Affordable cost and reliability of service are certainly push factors attracting an increasing number of international customers to the commercial launch service of PSLV. Bangalore based Antrix Corporation, the commercial arm of the Indian space programme, has been promoting the commercial launch service of PSLV in a big way. With the demand for small satellites meant for a wide ranging end uses rapidly expanding, a booming  market for PSLV is very much assured. ”We are finalizing contracts with at least 8-10 customers, PSLV is now rated the most reliable launch vehicle in the world. With the newly acquired capability of sending satellites into multiple orbits, we have a good case for attracting fresh business. In fact, small satellites market is booming and our Indian industry role here will be crucial,” observed S. Rakesh, Chairman and Managing Director of Antrix Corporation. Antrix, set up in 1992 to market Indian space products and services to  both the Indian and global customers, has notched up a revenue around Rs.18,600-million  during 2014-15 against Rs.1,11,30-million in 2010-11. The commercial satellite launch service accounts for a growing share of Antrix’s  revenue.
All said and done, India would need to enhance the frequency of its  space missions not only to meet its own requirements but also to attract an increasing number of international customers to the commercial launch service of PSLV and the next generation launch vehicles which will be offered for commercial missions once they attain operational status.  ”We need to make more launches and we have to build more satellites. So we are trying to make that happen. We are reaching a stage where every month we are having a launch,” said  Kiran Kumar.  Of course, with a view to meet the growing needs for satellite resources for a variety of end uses, ISRO  is planning to harness the potentials of the Indian industry to contribute to the process of satellite production in a big way. Such a strategy would help ISRO  meet its need of one launch a month. A full decade back, ISRO had attempted to open up satellite production to private industrial entities. However, owing to a variety of factors, the idea could not take off and assume a practical shape.
It is in the fitness of things that ISRO is looking at the possibility of expanding its relationship with some of the Silicon Valley based firms --such as Planet Labs, Google Terra Bella and Spire Global which have made use of the commercial service of PSLV--to create a mechanism for the large scale production satellites in India by roping in industries in both the private and public sectors. Parallelly, ISRO is also hoping for the consortiums of Indian industries  that would include heavy weights like HAL (Hindustan Aeronautics Limited), Godrej and Boyce and L&T (Larsen and Toubro) taking off to build launch vehicles. Some time back Kiran Kumar had noted, “While we are enabling and enhancing the capacity for our own use, we also have the opportunity to make it commercial. Towards that we are discussing with industries on how to form a consortium or a mechanism where our capacity for launching may go upto  12-18 per year.”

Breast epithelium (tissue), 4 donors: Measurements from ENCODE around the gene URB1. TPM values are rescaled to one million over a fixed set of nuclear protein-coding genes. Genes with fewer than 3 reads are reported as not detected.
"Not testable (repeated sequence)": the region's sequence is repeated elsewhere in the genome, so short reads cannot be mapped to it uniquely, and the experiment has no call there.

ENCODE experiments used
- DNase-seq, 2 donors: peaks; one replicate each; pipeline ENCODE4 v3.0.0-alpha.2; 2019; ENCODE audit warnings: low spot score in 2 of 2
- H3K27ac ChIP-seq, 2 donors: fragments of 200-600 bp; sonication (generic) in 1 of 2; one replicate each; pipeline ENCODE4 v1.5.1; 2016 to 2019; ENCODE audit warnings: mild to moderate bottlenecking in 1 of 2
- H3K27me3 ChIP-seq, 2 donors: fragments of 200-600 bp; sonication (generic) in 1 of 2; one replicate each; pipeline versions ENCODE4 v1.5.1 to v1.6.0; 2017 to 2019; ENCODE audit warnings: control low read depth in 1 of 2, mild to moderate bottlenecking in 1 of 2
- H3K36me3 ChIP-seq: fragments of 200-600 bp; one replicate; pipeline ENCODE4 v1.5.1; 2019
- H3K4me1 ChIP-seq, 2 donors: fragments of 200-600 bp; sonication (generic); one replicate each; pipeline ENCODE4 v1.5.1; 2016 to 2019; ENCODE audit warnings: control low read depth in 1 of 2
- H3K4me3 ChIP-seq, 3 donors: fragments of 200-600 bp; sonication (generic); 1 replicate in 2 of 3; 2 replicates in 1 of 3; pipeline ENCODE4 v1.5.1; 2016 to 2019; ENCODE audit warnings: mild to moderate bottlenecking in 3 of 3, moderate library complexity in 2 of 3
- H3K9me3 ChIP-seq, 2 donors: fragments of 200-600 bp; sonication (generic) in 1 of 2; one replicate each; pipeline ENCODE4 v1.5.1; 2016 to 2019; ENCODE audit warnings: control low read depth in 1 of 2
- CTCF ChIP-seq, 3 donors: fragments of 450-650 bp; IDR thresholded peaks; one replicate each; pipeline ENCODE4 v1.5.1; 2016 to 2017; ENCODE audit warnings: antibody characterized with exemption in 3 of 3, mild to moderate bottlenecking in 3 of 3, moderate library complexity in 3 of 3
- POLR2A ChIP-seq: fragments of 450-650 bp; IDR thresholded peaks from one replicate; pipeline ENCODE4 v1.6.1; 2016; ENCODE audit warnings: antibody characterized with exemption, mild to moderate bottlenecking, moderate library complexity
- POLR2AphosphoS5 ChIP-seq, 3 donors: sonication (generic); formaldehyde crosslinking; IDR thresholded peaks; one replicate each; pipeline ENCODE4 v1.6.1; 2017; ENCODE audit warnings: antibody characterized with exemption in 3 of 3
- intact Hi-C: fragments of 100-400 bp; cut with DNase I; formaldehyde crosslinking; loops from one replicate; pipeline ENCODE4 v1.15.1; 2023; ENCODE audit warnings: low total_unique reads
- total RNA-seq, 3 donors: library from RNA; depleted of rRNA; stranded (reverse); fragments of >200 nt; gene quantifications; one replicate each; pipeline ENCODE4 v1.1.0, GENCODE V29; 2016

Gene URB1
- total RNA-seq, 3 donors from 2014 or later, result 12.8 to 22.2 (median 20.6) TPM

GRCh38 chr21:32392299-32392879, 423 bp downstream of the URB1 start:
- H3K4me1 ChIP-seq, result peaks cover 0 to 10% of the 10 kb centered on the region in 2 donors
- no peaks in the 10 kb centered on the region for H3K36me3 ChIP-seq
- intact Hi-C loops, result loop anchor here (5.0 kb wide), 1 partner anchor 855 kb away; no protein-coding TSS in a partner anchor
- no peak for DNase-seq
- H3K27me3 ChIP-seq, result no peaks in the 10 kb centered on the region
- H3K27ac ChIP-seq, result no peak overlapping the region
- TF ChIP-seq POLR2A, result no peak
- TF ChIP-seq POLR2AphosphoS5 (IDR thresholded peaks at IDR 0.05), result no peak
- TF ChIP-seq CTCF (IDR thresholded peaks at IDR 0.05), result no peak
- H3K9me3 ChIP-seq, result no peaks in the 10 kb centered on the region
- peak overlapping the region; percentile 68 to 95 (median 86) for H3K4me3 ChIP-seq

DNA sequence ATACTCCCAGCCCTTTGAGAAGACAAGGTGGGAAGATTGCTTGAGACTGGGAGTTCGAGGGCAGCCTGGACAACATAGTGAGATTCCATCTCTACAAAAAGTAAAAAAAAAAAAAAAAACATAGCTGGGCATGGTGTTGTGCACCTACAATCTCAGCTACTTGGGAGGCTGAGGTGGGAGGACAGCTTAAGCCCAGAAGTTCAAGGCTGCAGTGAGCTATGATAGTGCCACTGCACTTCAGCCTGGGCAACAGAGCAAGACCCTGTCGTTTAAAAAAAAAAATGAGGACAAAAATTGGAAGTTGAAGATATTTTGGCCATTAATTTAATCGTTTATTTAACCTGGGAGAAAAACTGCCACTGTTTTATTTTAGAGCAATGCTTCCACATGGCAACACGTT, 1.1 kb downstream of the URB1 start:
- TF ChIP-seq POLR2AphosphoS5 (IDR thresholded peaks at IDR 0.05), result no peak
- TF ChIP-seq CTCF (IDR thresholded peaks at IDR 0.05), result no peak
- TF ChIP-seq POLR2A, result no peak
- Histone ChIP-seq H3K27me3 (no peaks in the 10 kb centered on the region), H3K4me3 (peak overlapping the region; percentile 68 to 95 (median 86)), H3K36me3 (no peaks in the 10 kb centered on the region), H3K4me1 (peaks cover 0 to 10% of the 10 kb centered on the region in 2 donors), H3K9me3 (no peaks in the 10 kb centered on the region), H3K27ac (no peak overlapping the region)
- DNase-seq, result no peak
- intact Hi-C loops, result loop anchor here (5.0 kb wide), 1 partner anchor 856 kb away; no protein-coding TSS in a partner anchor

With its sight set on the future, in May this year, ISRO had pulled off the successful landmark flight test of the Technology Demonstrator (TD) version of its  Reusable Launch Vehicle (RLV) involving the use of a specially configured delta winged vehicle. This test was the first time that India built and launched a winged craft to attain a speed of Mach 5. After successfully surviving the exposure to the extremely high temperature environment of re-entry with the help of its thermal protection system, the vehicle glided into the pre determined landing spot in the Bay of Bengal. The Hypersonic Experimental Flight (HEF), as this test has been referred to  as,is the first of a series of demonstration flights to validate technological elements going  into a Two Stage to Orbit Reusable Space Vehicle that India expects to realize in about a decade or so. With a reusable space vehicle in place, it is possible to reduce the cost of accessing space by a substantial extent.
As a follow upto HEF, ISRO is planning for the test flight of the scramjet engine based on advanced air breathing propulsion system. The test platform for this experiment, expected to take place in the near future, is an Advanced Technology Vehicle (ATV) which will be made up of the scramjet engine attached to the two stage solid fuel driven RH-560 sounding rocket. As envisaged now, the air breathing engine will be released at a height of 70-km and ignited during the coasting stage.